Ben touches on the second option in Chapter 7, so that’s what I’ll explain. Option one can get a tad complicated, and I don’t want to bore you in the foreward before you even get to the gold of this book!

If you receive short-term rental income, the net income is subject to the entire 15.3% of self-employment taxes. When you move profits into an S-Corporation, you still pay taxes on the profits, but the entire profit is no longer subject to the 15.3% self-employment tax. Instead, the profits are paid out to you in the form of wages or cash dividends (distributions), and only the wages are subject to the self-employment taxes.

As an example, if you receive $10,000 net income from your short-term rental without using an S-Corporation, you will pay $1,530 in self-employment taxes. And then, assuming you are in the 25% tax bracket, you’ll pay an additional $2,500 in taxes, for a total of $4,030.

S-Corporation for Vacation Rental Income

If, instead, the S-Corporation manages your short-term rental property and thus receives management fees of $10,000, you may pay $5,000 of that $10,000 in wages to yourself. You will pay self-employment tax of 15.3% only on that $5,000. This amounts to $765. And then, assuming you are in the 25% tax bracket, you’ll pay an additional $2,500 in taxes, for a total of $3,265.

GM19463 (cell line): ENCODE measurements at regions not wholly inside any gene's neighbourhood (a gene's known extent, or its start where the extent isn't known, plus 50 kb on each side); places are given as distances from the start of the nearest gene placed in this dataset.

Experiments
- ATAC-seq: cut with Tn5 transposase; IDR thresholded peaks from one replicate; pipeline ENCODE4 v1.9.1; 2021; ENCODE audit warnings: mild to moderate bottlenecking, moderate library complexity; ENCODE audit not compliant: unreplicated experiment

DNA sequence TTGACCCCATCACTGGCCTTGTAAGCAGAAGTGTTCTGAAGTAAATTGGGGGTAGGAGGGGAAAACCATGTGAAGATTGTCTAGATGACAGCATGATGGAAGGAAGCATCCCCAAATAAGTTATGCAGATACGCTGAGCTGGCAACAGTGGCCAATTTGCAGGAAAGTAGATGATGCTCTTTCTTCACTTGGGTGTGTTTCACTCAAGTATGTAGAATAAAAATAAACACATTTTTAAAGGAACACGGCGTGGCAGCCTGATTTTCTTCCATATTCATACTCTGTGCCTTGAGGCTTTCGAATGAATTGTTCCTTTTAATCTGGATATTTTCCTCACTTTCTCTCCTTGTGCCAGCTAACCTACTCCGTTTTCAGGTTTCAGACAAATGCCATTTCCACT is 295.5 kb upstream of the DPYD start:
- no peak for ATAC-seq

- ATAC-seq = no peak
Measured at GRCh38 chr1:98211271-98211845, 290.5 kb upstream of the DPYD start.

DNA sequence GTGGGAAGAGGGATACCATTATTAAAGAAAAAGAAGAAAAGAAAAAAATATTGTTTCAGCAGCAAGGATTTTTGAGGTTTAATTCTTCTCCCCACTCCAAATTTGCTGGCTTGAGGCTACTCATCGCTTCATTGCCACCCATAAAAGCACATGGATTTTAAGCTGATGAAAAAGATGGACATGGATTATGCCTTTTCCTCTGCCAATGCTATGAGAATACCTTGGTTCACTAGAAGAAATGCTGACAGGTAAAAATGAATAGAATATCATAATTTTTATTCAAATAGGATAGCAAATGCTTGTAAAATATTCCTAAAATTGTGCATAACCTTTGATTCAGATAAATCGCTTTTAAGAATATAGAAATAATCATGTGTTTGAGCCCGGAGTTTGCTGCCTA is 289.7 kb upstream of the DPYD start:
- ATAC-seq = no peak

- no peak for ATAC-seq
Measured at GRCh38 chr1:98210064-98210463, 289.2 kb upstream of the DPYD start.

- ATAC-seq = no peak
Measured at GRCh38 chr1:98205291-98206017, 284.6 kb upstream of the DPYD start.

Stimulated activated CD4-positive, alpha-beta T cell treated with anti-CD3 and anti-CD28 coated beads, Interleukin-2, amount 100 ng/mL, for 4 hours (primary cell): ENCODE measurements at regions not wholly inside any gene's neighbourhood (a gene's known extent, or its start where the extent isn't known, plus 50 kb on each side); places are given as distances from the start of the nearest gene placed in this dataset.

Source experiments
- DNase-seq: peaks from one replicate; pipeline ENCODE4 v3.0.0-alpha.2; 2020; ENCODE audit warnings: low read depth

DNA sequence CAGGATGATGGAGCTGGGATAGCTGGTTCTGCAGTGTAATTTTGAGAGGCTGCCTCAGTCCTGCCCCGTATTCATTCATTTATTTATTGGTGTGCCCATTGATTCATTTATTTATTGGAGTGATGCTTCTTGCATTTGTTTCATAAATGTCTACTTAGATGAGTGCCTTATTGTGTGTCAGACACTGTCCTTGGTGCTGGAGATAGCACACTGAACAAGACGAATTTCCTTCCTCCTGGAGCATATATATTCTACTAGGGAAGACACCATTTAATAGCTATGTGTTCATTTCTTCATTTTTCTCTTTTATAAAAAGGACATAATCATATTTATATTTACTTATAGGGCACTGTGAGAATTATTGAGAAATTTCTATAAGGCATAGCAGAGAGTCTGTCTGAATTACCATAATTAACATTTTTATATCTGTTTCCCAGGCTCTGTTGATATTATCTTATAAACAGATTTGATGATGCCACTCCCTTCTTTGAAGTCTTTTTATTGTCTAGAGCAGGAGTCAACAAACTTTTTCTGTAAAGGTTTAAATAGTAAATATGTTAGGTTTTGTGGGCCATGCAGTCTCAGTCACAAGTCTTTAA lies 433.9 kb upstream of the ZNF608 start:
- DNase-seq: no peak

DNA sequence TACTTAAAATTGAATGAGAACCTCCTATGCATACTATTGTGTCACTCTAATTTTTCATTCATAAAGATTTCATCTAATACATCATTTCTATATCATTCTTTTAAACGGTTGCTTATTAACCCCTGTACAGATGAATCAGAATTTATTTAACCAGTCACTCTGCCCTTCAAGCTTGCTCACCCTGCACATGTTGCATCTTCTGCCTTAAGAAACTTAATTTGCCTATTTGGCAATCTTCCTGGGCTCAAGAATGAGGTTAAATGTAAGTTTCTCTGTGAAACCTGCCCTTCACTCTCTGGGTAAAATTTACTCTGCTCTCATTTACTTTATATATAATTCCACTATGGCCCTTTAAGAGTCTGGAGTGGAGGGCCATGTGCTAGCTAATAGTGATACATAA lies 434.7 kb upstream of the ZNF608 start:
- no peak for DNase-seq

So in the above example, the S-Corporation saves you $765 in taxes. And the really cool thing is that you’ll realize those tax savings every single year. And your savings will scale as your income scales. It’s truly a great strategy for sheltering your income from taxes.

Your CPA may be able to get even more aggressive than this and shelter even more income for you. This does, however, illustrate the process…

What questions do you guys have on this? Hit me up in the comments below…


  • Silvius Grant Reply

    What is the name of your Company, Brandon?

  • CJ Larsen Reply


    Very nicely explained. I do have some more questions though. For accounting purposes, in your S-corporation, doesn’t the 15.3% FICA tax have to come 50% as a deduction on the employee w-2, and 50% from the S- corporation as an employer?

    Is the employer FICA tax considered a business expense, which reduces the profit/taxable income of the S-corporation that is passed through to your personal income taxes? i’m guessing it’s not, but it would be nice if it was. I’m always looking for legitimate ways of reducing taxable income.